The first time intensive care unit physician Jessica Zitter encountered the “family support team” — a precursor to the palliative care services now routinely found in hospitals — it didn’t go well.
Zitter felt threatened. She remembers thinking, “Who are these people getting in the middle of my relationship with my patients and telling me I’m not doing it well or not asking enough questions?”
Like many doctors early in their careers, Zitter was convinced her role was to save patients “from the jaws of death.” Over the years, however, she came to realize she was often causing more suffering, particularly for those who were dying or frail. But that was the paradigm in which she had been trained. “The way I had been taught,” she said, “was when this organ starts to fail, insert this catheter. And when that cardiac function isn’t working, use this medication. And when the person stops being able to breathe, insert a breathing tube.”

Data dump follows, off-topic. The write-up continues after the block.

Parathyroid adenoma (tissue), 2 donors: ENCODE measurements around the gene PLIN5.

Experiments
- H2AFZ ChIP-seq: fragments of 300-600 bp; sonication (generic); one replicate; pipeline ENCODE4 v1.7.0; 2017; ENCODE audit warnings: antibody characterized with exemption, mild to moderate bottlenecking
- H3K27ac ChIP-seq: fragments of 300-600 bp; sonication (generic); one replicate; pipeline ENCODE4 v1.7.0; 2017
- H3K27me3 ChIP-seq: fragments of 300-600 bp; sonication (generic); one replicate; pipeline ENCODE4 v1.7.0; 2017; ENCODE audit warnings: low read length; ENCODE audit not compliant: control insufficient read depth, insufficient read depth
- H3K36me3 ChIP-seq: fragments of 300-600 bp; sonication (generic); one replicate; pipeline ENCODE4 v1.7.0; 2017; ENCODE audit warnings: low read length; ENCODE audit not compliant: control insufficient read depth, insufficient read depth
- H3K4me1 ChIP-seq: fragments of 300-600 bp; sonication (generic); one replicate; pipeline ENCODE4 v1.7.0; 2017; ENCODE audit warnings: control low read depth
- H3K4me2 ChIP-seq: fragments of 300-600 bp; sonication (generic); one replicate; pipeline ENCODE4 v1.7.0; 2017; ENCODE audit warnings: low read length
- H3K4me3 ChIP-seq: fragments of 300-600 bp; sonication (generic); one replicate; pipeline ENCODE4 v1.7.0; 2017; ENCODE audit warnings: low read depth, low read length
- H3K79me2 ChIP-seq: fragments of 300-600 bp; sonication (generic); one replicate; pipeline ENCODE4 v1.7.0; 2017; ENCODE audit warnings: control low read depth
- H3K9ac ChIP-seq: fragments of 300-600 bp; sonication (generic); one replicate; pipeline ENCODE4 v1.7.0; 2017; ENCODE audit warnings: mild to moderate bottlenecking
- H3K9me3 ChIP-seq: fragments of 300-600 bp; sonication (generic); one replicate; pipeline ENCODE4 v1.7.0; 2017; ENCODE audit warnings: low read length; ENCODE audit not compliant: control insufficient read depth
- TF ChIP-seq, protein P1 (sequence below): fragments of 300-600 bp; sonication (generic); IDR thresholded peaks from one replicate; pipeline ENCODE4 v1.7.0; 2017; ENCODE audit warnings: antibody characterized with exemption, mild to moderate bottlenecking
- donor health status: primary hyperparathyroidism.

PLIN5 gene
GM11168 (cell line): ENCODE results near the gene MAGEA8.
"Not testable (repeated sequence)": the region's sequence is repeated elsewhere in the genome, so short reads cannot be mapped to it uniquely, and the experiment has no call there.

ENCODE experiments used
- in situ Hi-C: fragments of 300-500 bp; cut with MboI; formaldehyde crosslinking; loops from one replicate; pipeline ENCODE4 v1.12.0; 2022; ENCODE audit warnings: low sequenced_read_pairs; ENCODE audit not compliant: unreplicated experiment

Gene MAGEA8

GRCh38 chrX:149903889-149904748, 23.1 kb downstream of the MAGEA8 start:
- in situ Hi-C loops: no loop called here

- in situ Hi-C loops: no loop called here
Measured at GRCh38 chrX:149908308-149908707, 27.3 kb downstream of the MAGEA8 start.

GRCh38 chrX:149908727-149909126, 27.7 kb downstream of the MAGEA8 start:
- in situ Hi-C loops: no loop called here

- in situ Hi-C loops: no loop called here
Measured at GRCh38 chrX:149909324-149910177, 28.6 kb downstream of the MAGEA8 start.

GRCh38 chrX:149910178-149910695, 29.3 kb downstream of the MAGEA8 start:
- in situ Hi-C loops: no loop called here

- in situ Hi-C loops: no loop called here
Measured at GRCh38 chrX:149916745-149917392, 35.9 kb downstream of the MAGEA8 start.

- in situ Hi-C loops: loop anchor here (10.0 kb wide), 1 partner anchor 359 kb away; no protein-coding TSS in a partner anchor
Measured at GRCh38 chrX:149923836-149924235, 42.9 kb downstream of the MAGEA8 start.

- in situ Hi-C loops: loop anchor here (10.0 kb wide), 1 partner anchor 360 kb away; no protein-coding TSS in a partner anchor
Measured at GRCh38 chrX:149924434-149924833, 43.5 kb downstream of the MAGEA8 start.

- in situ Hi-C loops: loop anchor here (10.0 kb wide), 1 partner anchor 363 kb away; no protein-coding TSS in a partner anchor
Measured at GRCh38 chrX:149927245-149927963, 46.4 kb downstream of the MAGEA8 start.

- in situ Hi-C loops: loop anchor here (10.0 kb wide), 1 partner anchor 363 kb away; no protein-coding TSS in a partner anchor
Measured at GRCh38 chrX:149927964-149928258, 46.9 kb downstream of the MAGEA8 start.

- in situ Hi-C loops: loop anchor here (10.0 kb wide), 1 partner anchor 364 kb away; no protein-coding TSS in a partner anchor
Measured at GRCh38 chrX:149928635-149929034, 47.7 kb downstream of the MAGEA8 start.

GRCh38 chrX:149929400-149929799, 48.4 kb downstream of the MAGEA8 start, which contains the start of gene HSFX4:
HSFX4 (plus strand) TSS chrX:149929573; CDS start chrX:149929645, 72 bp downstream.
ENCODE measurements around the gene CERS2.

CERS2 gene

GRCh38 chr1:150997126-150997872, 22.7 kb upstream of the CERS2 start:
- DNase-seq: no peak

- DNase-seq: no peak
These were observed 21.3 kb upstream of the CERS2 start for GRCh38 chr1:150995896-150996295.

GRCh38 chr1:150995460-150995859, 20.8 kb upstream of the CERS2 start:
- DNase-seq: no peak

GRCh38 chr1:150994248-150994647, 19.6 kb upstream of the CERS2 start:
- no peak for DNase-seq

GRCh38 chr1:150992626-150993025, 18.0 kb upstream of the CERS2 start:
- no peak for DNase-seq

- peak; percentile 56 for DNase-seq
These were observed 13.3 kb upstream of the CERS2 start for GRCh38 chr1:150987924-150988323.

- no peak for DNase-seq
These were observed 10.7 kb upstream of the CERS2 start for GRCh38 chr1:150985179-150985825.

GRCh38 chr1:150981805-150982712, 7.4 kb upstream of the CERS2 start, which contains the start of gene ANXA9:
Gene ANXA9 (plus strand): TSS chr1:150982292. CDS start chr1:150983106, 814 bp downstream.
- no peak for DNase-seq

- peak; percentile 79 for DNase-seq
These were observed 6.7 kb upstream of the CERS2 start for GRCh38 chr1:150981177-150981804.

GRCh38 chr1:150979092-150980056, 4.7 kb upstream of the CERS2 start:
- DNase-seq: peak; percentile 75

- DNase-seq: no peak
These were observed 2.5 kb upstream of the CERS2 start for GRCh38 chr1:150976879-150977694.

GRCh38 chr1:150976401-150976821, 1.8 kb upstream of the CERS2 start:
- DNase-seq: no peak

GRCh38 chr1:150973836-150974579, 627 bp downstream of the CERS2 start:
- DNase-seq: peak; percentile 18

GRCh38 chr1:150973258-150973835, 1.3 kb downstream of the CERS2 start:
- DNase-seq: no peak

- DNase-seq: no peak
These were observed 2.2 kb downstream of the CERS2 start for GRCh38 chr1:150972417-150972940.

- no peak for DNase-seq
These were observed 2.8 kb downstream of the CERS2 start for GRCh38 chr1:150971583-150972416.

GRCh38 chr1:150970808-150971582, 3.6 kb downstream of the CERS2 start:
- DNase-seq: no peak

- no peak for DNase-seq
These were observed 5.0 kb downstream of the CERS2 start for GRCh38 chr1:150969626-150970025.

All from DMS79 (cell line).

Zitter’s approach to care at the end of life has evolved in striking ways. Today she brings her intensity and self-effacing manner to both critical care and palliative care in the ICU. Her journey has been captured in a new Oscar-nominated short documentary, Extremis. The film, just 24 minutes, chronicles the painful reality of life and death in the ICU at Highland Hospital, a large Oakland public hospital best known for its trauma unit.
Directed by Berkeley filmmaker Dan Krauss, who pursued the project after Zitter spent several years imploring filmmakers to make it, Extremis is a powerful, gut-wrenching film that follows three dying patients and grief-stricken families grappling with enormous suffering and a lack of good choices. (…) Read Full Publication Here